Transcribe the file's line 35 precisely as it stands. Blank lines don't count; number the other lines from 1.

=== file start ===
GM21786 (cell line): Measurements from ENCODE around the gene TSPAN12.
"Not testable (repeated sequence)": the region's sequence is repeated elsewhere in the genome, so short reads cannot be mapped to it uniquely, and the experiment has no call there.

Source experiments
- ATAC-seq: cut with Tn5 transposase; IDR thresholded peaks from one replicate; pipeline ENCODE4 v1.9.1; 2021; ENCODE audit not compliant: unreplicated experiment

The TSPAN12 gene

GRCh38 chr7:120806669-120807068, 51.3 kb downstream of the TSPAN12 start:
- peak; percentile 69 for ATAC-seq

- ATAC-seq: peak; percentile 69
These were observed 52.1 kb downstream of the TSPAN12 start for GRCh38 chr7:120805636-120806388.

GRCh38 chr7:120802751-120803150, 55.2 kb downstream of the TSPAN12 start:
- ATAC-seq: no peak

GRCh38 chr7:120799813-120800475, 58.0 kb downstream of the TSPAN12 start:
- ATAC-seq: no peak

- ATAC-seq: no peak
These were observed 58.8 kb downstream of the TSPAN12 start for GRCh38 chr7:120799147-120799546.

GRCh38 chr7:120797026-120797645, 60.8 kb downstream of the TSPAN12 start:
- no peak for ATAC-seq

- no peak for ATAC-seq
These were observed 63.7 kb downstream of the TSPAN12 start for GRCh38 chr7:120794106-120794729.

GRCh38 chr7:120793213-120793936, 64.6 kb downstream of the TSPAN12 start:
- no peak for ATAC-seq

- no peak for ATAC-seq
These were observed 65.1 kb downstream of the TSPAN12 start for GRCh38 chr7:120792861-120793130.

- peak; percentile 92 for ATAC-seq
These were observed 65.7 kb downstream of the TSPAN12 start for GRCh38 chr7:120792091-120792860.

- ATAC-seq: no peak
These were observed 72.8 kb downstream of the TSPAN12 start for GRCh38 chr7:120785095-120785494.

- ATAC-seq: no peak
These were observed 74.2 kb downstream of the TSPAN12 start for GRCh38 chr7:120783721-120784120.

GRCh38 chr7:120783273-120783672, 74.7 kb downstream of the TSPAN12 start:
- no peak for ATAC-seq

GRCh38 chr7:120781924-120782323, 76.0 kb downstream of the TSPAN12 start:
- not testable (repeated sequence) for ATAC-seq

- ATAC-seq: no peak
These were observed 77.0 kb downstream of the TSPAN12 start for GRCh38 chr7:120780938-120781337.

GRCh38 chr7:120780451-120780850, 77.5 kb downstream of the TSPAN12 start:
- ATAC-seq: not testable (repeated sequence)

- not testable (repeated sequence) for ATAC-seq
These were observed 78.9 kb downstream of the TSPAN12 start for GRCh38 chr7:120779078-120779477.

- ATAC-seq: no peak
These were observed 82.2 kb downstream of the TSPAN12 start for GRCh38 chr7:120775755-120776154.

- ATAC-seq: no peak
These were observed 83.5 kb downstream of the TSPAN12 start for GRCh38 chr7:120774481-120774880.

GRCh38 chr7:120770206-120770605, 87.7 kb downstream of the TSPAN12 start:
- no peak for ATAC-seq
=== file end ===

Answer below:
These were observed 77.0 kb downstream of the TSPAN12 start for GRCh38 chr7:120780938-120781337.